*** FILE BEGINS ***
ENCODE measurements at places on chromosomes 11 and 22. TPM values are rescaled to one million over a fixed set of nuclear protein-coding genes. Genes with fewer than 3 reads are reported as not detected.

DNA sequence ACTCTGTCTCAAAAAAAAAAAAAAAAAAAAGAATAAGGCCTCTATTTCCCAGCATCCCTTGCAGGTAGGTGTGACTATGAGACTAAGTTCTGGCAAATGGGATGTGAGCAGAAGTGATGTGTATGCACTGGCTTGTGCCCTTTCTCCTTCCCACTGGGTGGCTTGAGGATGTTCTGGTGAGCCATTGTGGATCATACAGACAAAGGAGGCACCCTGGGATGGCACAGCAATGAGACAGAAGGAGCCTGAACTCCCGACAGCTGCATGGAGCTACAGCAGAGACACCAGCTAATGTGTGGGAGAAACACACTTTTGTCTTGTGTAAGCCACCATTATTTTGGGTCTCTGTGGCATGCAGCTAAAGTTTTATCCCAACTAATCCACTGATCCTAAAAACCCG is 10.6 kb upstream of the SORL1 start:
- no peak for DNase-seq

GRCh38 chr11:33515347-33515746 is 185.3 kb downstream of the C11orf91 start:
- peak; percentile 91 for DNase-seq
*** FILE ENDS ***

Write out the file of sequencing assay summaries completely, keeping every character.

ENCODE measurements at places on chromosomes 11 and 22. TPM values are rescaled to one million over a fixed set of nuclear protein-coding genes. Genes with fewer than 3 reads are reported as not detected.

DNA sequence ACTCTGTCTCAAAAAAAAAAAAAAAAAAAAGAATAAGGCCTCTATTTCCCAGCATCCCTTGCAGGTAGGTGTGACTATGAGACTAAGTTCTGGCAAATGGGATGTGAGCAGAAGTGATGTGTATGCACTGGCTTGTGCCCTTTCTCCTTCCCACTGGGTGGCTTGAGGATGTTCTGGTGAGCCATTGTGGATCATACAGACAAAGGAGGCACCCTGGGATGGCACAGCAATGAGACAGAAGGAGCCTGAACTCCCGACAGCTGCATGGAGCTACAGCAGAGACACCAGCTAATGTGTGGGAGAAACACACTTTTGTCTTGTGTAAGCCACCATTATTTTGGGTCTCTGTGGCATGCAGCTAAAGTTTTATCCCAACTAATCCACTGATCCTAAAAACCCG is 10.6 kb upstream of the SORL1 start:
- no peak for DNase-seq

GRCh38 chr11:33515347-33515746 is 185.3 kb downstream of the C11orf91 start:
- peak; percentile 91 for DNase-seq